A comment I used to hear all the time in my library, from staff at the front desk: “Do you still work here?” It’s a joke, sort of. I don’t work at the front of the house, and sometimes I work extremely long hours up on the third floor. I am faculty-facing, not student-facing, so the front desk staff, who mostly work with students, have very little grasp of what I do or how it fits into the work of the library. One of the front desk staff once told me, with intense conviction, that the only meaningful work of the library was what happened in the learning commons. Everything else could go.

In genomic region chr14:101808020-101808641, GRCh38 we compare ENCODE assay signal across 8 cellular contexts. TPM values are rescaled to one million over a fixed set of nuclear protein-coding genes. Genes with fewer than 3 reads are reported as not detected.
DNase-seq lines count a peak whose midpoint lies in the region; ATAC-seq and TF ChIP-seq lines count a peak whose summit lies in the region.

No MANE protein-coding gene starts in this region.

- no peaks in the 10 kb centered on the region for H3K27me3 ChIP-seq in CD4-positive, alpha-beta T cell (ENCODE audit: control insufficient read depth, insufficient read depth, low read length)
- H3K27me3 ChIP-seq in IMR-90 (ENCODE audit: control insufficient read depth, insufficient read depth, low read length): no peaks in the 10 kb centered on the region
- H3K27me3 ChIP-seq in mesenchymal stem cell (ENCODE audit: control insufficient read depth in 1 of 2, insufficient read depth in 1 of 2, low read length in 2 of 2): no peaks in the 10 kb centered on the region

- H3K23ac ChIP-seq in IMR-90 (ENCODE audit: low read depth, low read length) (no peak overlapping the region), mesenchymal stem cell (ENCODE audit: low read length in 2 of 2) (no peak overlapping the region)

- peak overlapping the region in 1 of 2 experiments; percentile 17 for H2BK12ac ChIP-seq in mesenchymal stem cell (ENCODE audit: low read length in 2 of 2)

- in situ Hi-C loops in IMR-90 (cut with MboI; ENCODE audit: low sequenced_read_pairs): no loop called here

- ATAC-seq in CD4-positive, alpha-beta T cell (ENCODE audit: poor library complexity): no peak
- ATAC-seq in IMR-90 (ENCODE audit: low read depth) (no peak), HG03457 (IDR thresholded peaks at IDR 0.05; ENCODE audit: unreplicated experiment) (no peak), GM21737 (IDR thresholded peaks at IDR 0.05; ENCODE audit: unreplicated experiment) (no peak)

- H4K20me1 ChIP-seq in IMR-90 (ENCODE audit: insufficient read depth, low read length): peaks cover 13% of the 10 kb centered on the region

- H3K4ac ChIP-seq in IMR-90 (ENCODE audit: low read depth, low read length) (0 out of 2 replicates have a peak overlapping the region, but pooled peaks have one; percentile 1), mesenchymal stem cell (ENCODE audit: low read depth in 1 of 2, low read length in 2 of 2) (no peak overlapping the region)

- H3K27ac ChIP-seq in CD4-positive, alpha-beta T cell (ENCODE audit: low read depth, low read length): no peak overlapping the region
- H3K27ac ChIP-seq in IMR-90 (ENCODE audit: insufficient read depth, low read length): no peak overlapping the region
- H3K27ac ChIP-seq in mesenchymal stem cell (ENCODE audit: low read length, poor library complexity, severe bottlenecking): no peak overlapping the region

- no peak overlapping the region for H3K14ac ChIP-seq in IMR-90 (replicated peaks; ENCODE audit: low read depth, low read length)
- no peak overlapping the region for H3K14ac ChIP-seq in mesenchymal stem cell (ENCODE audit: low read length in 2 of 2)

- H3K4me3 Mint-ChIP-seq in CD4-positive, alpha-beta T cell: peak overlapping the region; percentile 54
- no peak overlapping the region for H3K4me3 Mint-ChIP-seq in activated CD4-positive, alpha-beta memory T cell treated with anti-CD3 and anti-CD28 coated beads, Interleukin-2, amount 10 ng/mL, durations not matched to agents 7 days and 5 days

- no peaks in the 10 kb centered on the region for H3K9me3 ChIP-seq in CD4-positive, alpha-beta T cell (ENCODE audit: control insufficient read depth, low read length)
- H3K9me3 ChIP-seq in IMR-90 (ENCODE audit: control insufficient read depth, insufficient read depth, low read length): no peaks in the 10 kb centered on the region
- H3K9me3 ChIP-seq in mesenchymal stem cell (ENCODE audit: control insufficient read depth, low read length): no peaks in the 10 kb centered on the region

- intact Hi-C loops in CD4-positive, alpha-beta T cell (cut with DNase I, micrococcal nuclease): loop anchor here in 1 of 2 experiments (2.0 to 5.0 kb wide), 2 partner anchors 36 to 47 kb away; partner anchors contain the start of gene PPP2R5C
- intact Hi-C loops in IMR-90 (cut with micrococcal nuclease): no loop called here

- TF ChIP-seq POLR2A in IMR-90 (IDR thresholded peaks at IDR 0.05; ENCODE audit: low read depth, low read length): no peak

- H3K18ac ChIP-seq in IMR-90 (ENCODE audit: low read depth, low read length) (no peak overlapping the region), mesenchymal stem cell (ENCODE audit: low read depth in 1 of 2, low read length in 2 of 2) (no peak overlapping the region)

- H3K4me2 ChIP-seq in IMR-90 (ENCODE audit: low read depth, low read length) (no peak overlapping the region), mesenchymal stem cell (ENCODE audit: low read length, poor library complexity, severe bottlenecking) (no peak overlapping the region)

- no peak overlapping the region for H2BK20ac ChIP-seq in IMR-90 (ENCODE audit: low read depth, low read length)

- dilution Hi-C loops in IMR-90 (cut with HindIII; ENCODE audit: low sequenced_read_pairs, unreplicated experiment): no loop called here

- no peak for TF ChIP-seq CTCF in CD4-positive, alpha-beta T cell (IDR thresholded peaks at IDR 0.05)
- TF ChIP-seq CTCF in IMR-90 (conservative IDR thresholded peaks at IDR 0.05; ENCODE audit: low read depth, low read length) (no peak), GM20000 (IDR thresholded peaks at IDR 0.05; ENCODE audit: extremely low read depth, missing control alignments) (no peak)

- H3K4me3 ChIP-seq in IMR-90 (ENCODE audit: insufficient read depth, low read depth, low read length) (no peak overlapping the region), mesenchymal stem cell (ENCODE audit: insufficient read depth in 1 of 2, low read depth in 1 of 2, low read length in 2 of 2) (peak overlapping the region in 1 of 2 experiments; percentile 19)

At first I was annoyed by these kinds of comments. His perspective is so limited! I understand that student support is important, but some of us, like me, do work to improve the student experience by making sure their instructors can do what they need to do in the classrooms. That’s important too, isn’t it? But I got over it. Because I realized that we all have a unique perspective on the importance of their own work and are committed to it. A leader needs to respect my work as well as my colleagues, and not short-change one of us. A leader needs to have the wider perspective, and needs to respond to the concerns of all the rest of us with a very narrow focus. That narrow focus is going to make sure services run smoothly, after all. My library needs me to focus exclusively and completely on my own work, and it requires the same of everyone else. A library needs to have priorities, but everyone in the library should feel that their commitment to their own area of work is respected. Likewise, I understand that sometimes library leaders have to do outward-facing work, like fund-raising or liaising with Presidents or Deans or what-have-you. But while they’re doing all that, they need to respect my part of the library’s work, respect that I’m an expert on my own corner of our services, and let me assist in the making of critical decisions about that work in order to reach our collective goals. All the pieces are important, all deserving of respect.